Mastering the Art of e-Book Formatting
October 16, 2011 by Thad McIlroy
Reading the New York Times article about the e-book version of Julia Child’s classic Mastering the Art of French Cooking you’d think that a milestone had been reached in the struggle for high-quality e-books. This 1961 book is one of the classics, and the publisher had a tradition to uphold.
Cookbooks have not been a big hit as e-books and part of the problem is assumed to be their complex formatting. Knopf in fact abandoned its first attempt to create an e-book from Mastering because the “technology was not available” to recreate the book’s “distinctive two-column format.”
The story of the Mastering the Art of French Cooking e-book affords an opportunity to look at the current state of e-book creation and the strengths and limitations of the e-book formats in use today. I call this tale Mastering the Art of e-Book Formatting.Although Knopf did not share its recipe with me, I was able to obtain a sample of the dish, to reverse engineer it, and figure out how it was made. I’d like to share that with you.
While there have been many bestselling books about cooking and even a few bestsellers about cookbooks, Julie & Julia is the only hit movie about a cookbook. Mastering the Art of French Cooking was already a huge success before the 2009 hit film, Julie & Julia, featuring Meryl Streep’s extraordinary personification of Julia Child (along with a thoroughly forgettable protagonist). With 2.5 million copies sold in over 50 printings, it’s considered an American classic, a book that brought sophisticated continental cooking techniques to 1960s American housewives.
Jennifer Olsen, the manager of digital production for the Knopf Doubleday Publishing Group, is quoted in the Times noting that “cookbooks often have incredibly complex layouts,” and are therefore “very tricky to produce as e-books.”
Judith Jones, the noted Knopf editor who originally acquired “Mastering” in 1961 (after the manuscript was rejected by Houghton-Mifflin) argued that Knopf “should abandon the effort until an e-book could faithfully reproduce the original.”
When Knopf tried again this summer, the production staff had the entire book retyped by hand, “since no electronic file of the book existed.”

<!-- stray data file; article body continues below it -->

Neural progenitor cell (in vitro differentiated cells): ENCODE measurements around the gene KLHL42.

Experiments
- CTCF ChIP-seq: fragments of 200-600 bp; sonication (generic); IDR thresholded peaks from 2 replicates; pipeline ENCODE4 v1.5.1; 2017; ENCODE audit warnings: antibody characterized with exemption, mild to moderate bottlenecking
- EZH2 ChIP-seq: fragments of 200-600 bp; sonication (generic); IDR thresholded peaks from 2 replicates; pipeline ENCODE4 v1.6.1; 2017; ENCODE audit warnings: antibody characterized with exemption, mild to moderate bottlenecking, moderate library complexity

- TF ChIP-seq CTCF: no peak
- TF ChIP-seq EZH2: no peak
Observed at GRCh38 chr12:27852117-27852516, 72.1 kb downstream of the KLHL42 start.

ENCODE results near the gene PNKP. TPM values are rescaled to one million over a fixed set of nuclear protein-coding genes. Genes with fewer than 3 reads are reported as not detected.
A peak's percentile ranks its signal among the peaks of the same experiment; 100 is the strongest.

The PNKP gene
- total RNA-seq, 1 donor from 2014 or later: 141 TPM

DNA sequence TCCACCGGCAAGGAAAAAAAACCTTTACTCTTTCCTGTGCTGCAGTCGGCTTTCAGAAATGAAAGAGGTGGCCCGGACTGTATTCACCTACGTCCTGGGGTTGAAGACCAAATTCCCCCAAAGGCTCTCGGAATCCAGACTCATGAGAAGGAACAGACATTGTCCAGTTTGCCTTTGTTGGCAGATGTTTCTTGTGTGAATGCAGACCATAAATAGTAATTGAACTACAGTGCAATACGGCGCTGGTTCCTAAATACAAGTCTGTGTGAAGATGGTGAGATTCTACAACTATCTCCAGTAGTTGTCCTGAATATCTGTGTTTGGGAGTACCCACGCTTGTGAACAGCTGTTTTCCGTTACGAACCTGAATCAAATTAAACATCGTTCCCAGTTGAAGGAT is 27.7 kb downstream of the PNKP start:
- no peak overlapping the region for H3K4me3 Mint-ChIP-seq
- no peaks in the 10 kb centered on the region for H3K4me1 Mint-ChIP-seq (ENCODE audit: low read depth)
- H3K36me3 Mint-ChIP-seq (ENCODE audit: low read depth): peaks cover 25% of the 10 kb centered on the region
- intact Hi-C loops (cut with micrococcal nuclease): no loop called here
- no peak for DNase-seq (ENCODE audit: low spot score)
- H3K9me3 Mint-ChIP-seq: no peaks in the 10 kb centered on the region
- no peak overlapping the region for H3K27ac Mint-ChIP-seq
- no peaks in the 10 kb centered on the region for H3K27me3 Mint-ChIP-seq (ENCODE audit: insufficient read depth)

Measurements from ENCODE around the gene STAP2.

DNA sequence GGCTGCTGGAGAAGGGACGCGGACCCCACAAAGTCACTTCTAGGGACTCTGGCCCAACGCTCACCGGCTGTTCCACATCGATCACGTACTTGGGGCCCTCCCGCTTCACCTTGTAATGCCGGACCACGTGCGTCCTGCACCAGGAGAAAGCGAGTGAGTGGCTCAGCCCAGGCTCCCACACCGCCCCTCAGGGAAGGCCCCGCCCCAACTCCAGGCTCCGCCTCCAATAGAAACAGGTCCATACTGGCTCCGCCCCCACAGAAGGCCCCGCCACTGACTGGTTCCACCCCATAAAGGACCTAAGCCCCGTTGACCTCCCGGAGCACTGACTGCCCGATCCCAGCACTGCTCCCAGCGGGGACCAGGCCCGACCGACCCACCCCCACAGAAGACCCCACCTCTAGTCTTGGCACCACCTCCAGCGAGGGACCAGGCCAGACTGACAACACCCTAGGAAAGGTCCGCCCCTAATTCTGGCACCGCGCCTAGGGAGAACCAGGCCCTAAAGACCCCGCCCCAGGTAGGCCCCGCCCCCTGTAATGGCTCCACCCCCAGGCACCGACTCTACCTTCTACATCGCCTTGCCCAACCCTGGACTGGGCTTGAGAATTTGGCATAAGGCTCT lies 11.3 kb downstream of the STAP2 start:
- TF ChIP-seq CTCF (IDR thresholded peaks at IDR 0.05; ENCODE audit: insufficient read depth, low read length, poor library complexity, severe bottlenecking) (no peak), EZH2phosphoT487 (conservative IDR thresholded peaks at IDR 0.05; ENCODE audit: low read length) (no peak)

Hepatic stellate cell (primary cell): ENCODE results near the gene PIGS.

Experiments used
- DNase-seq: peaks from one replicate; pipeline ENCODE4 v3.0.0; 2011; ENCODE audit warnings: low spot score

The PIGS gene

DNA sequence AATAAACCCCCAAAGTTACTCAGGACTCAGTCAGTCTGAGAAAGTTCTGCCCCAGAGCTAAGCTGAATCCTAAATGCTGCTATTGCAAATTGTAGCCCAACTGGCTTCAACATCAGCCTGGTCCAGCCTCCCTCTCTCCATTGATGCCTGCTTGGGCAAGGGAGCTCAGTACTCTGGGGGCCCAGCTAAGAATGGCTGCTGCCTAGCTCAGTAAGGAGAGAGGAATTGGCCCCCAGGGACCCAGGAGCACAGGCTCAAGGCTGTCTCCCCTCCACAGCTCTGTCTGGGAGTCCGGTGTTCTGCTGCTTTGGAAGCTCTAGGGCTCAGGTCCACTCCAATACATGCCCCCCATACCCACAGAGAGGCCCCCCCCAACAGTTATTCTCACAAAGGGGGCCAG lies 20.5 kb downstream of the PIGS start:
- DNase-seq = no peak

The illustrations throughout the cookbook — tiny sketches of sauté pans and freshly julienned carrots — were scanned at a high resolution so they could be transferred to the e-book.
Finally, “when Ms. Jones saw the new e-book edition, she was persuaded that it should be released. “I suddenly saw the difference,” she said. “You really could almost improve on how you read the book.”
Wow, that’s dramatic. Now let’s parse the article.
+ “Cookbooks often have incredibly complex layouts.”
True, some do. But Mastering the Art of French Cooking is not among them. It has a straightforward two-column layout (in a few sections, three-column).
The layout was original in its time. As Sara Dickerman points out, “Ingredients are not sequestered at the top of each recipe, but rather printed in the left column at the point in the procedure when they are introduced” allowing recipes to “flow into one another as a master recipe is elaborated into multiple variations.” This was original in a 1960s cookbook, but not a typographic page layout challenge.
It is, however, a layout challenge for e-book formatting.
E-books are formatted into two main file formats: EPUB and Mobi. Amazon uses Mobi; everyone else mostly uses EPUB, the industry standard. EPUB is, broadly speaking, more versatile than Mobi, although each has its idiosyncrasies.
These two formats were designed in early e-book days and primarily with the view to affording simple books of text.
Table support (i.e. multiple columns) wasn’t added to the Kindle platform until the Kindle 2 (February, 2009), although the fall 2010 Kindle Publishing Guidelines still cautioned: “For more complex tables that have nested rows/columns or use very specific formatting, we recommend converting to an image.”
+ The illustrations were scanned at a high resolution…
One of the apparent contradictions of image scanning is that simple line drawings need to be scanned at much higher resolution than photographs. This is because there’s more visible detail in a thin line than in a continuous tone picture. So high resolution scanning is required for line art. But it’s no big deal. An HP scanner with 4800 x 9600-dpi resolution costs under $100 these days.
+ The entire book had to be retyped by hand, “since no electronic file of the book existed.”
Well, that’s not actually accurate. Arguably it would have been easier to use OCR — Optical Character Recognition — on a print-out of the existing text. OCR has no difficulty detecting 2-column layouts. And the book was re-typeset earlier this year by Penguin Australia for the 50th anniversary edition.
Well, regardless. The works been done and here are the results:
The best solution to the Julia Child Challenge may well have been to accept that online books are a new medium that call out for new solutions. I think I’ll wait for the app. After all, the book really isn’t sacrosanct. Back in 2009 Anne Bourget painstakingly compared the 40th anniversary edition with the first 1961 volume to track what had changed. There wasn’t a whole lot, but, for example, Tournedos Rossini was rewritten with artichoke bottoms substituted for artichoke hearts. I think I can taste the difference.
December 7, 2011: The “QED” seal is awarded to ebooks that satisfy a baker’s dozen checklist for ebook production quality. bit.ly/tmOWFx